Pope's apology 'vague,' lacks accountability, say Mi'kmaw chiefs on P.E.I.

·2 min read
Pope Francis delivered his long-awaited apology to residential school survivors on Monday during a visit to Canada. (Nathan Denette/The Canadian Press - image credit)
Pope Francis delivered his long-awaited apology to residential school survivors on Monday during a visit to Canada. (Nathan Denette/The Canadian Press - image credit)

The Pope's apology to residential school survivors this week came up short, Mi'kmaw chiefs on P.E.I. say.

Roddy Gould Jr., chief of Abegweit First Nation in Scotchfort, said Pope Francis's words were too vague and seemed unconnected to the hurt and trauma caused by the residential school system.

"You can't dance around the, you know, bypass the truth and go right to reconciliation or say, oh, forget about the past and let's move forward," he said.

"I think that the truth has to be spoken first. It has to be recorded. And the actions of the people involved with the truth will be held accountable, whether it be the court of law or judged by the creator."

Jane Robertson/CBC
Jane Robertson/CBC

Darlene Bernard, chief of Lennox Island First Nation, said she hopes the apology was helpful to members of the community, but realizes many were expecting more.

"If the apology comforted you and gave you what you needed to continue your journey, then I'm happy for that. Like, I smile and I'm grateful for that. For those people that it's helped. But also, like, I still think that we have to acknowledge, though, that some people didn't get what they needed from that."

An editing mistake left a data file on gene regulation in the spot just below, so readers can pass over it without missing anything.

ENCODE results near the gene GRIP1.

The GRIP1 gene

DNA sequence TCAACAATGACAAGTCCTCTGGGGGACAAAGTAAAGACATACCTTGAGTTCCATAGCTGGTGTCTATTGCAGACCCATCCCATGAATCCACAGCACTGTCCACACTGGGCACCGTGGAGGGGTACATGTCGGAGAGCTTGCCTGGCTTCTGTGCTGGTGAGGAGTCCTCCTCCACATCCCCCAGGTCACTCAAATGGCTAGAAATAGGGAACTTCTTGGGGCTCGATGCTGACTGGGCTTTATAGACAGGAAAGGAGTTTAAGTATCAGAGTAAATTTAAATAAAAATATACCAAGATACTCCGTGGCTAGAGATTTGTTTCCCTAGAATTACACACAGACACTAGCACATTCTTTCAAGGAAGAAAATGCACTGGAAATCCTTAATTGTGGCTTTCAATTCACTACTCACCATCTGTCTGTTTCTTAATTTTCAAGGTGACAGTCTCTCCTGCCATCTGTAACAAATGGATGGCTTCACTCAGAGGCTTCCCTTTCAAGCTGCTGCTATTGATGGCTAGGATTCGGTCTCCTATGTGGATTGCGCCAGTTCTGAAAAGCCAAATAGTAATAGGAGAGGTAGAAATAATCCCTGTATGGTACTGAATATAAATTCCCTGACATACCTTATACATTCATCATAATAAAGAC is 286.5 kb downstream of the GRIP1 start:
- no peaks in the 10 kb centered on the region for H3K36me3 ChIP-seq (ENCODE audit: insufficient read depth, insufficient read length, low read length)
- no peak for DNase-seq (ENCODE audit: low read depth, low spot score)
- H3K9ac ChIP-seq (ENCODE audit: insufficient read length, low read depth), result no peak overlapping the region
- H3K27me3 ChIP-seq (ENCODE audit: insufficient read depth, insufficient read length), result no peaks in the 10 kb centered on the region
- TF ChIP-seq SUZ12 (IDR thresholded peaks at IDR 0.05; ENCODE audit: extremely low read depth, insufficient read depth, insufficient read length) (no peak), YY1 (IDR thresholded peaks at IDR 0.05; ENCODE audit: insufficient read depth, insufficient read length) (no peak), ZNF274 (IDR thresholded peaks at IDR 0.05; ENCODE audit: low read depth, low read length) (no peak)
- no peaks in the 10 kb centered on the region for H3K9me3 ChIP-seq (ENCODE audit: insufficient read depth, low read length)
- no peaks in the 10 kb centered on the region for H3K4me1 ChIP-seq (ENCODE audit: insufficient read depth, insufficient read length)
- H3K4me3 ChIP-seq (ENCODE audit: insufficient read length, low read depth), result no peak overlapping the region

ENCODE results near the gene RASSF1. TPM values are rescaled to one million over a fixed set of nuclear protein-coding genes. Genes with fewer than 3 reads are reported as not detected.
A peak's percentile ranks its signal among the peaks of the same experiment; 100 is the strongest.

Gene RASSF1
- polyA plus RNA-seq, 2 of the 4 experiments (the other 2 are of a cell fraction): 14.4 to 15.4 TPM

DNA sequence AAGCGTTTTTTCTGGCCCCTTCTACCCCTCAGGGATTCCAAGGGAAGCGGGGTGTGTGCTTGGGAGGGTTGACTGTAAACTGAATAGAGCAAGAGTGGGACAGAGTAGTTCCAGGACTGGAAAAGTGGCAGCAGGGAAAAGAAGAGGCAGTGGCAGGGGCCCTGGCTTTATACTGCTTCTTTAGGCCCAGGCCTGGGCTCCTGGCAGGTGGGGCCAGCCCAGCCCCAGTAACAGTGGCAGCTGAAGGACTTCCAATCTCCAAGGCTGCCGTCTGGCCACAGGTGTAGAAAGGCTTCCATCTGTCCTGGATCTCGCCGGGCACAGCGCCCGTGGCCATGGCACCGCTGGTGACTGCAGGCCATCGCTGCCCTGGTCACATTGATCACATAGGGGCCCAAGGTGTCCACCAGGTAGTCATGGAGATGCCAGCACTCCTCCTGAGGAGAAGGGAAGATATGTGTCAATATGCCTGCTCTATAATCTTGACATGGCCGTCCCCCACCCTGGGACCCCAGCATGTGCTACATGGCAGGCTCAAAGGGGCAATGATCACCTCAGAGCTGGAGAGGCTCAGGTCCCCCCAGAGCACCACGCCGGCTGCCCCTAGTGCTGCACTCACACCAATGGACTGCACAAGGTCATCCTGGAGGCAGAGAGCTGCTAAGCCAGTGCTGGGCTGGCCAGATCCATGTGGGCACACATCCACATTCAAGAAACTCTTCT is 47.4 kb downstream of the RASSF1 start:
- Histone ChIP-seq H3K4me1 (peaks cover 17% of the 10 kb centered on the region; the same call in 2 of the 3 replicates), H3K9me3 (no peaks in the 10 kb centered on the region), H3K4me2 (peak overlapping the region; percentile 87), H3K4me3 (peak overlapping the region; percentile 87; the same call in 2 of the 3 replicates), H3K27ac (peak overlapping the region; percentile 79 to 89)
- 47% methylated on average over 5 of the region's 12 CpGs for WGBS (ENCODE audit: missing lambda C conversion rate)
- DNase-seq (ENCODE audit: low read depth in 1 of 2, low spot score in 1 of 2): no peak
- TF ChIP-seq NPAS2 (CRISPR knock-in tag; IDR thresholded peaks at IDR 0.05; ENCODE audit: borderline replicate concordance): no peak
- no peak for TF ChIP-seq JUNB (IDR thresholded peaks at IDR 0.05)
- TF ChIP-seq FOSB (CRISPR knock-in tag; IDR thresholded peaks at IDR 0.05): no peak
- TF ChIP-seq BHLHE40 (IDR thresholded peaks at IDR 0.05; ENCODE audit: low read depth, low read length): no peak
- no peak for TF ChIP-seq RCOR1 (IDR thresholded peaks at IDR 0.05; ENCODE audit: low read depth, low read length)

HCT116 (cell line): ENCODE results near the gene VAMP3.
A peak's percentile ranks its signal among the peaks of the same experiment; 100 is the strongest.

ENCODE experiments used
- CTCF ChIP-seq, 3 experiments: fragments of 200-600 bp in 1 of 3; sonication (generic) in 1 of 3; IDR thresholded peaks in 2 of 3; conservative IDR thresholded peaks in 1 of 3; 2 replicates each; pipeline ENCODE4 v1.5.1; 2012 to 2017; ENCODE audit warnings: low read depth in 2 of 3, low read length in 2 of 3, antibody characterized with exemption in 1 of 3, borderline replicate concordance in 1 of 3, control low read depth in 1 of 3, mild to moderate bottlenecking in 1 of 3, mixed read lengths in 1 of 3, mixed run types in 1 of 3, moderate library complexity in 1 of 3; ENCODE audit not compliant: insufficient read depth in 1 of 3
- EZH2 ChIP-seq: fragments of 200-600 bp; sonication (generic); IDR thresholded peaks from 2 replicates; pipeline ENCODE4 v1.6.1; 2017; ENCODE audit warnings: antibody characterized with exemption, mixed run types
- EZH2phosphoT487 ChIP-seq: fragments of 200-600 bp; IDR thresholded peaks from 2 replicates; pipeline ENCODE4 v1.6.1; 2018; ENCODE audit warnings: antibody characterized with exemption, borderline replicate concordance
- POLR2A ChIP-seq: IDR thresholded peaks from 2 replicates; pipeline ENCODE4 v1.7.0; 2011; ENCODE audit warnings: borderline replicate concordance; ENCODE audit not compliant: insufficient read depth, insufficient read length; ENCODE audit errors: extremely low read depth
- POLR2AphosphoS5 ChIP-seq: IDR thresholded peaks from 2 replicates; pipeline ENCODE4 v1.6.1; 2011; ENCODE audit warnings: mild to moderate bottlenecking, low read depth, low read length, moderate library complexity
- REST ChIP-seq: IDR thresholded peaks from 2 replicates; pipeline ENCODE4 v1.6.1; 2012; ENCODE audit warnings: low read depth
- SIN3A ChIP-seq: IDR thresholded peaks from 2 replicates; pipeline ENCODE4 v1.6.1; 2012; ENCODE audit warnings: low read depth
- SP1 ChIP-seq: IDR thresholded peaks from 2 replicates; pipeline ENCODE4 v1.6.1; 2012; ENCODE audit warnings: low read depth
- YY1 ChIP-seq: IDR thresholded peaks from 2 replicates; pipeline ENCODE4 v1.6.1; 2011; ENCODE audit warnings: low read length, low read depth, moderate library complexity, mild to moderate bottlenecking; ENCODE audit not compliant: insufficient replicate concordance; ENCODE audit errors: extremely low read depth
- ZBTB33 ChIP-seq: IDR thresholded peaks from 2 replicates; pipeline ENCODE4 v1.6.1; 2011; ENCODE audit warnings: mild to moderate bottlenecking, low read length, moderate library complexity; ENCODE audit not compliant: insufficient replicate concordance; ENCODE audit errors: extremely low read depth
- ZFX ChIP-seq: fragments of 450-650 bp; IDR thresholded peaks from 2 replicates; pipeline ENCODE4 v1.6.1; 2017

There needs to be a decolonization of the church. — Lennox Island Chief Darlene Bernard

Bernard wants to see more action from the church as a true partner in reconciliation.

"The church needs to give back. They need to give back the records that they have there. They need to give back stolen artifacts that they have there. And they need to give back the lands. There needs to be a decolonization of the church."

Gould said the apology sounded like the Pope was speaking more to his own followers than to residential school survivors.

"The Catholic Church has accommodated, made changes and things in its own church service to accommodate and keep its clientele. And that's what I saw. I saw the largest political organization in the world make a vague, very articulated statement, not out of accountability, but to appease its base."

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